Parliament Hill

Parliament Hill (French: Colline du Parlement), colloquially known as The Hill, is an area of Crown land on the southern banks of the Ottawa River in downtown Ottawa, Ontario. Its Gothic revival suite of buildings serves as the home of the Parliament of Canada and contains a number of architectural elements of national symbolic importance. Parliament Hill attracts approximately 3 million visitors each year.

Originally the site of a military base in the 18th and early 19th centuries, development of the area into a governmental precinct began in 1859, after Bytown was chosen by Queen Victoria as the capital of the Province of Canada. Following a number of extensions to the parliament and departmental buildings and a fire in 1916 that destroyed the Centre Block, Parliament Hill took on its present form with the completion of the Peace Tower in 1927. Since 2002, an extensive $1 billion renovation and rehabilitation project has been underway throughout all of the precinct's buildings; work is not expected to be complete until after 2020.

Read more about Parliament HillHistory, Grounds and Name, Parliament Buildings, Statues and Monuments

Other articles related to "parliament hill, parliament hills, hill":

Parliament Hill, London - Activities
... Parliament Hill is renowned as a cross-country running venue and hosted the 2009 English National Championships ... The 2012 English National Cross Country Championships will also be staged at Parliament Hills ... The hill has been used as a location in several films, including The Wedding Date in 2005, and Run Fatboy Run in 2007 ...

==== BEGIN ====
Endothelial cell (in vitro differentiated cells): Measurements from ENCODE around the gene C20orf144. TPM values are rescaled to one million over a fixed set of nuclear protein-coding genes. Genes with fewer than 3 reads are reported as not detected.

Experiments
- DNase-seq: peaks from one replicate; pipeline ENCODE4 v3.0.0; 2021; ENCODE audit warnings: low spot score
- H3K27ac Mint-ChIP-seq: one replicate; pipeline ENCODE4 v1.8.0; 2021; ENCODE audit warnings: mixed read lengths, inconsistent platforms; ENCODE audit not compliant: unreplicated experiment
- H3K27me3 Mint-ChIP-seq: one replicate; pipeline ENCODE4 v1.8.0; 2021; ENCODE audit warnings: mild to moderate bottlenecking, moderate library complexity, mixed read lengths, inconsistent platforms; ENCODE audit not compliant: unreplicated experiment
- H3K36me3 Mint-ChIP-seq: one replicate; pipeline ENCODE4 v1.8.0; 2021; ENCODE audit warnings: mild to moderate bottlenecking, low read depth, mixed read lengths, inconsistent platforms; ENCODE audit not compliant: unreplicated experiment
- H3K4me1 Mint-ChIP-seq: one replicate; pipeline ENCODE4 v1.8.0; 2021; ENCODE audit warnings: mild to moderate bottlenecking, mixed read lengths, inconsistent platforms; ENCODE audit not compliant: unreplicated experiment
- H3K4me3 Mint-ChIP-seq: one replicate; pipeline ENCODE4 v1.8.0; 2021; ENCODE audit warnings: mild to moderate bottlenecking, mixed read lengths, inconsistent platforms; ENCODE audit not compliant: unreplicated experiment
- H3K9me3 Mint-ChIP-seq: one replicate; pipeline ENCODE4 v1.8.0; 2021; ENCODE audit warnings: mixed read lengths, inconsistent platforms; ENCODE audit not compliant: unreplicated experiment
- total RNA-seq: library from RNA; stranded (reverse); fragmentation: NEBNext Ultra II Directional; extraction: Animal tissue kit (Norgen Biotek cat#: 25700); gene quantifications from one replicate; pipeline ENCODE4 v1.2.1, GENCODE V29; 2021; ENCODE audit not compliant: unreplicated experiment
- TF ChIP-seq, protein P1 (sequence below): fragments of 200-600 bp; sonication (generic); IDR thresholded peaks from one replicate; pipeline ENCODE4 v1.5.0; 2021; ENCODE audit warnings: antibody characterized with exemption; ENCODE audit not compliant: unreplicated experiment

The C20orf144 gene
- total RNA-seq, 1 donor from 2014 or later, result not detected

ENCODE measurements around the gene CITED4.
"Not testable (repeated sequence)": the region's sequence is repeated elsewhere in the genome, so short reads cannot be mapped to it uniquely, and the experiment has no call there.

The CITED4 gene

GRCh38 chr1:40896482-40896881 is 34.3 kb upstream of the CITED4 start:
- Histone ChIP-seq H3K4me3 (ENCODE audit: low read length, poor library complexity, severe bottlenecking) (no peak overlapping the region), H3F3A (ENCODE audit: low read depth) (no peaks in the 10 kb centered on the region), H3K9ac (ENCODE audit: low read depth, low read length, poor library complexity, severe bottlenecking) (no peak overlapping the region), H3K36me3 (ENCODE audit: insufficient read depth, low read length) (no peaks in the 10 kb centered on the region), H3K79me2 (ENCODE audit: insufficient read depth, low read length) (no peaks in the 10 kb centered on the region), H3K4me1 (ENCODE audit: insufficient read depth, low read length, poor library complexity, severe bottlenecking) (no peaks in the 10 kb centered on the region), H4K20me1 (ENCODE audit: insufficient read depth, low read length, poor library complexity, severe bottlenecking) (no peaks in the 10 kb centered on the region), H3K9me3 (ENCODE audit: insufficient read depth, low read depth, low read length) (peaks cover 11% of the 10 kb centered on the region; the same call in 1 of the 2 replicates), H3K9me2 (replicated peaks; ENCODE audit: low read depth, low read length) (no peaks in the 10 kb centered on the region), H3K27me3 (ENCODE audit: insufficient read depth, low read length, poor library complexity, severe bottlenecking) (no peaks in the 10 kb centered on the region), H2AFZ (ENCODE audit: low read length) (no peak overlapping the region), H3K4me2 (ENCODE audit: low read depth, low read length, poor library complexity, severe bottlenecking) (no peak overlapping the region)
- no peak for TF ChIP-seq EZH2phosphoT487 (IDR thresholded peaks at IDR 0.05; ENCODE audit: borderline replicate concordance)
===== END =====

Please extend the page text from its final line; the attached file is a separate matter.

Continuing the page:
Famous quotes containing the words hill and/or parliament:

    Mahomet made the people believe that he would call a hill to him, and from the top of it offer up his prayers for the observers of the Law. The people assembled; Mahomet called the hill to come to him again and again; and when the hill stood still, he was never a whit abashed, but said, If the hill will not come to Mahomet, Mahomet will go to the hill.
    Francis Bacon (1561–1626)

    He felt that it would be dull times in Dublin, when they should have no usurping government to abuse, no Saxon Parliament to upbraid, no English laws to ridicule, and no Established Church to curse.
    Anthony Trollope (1815–1882)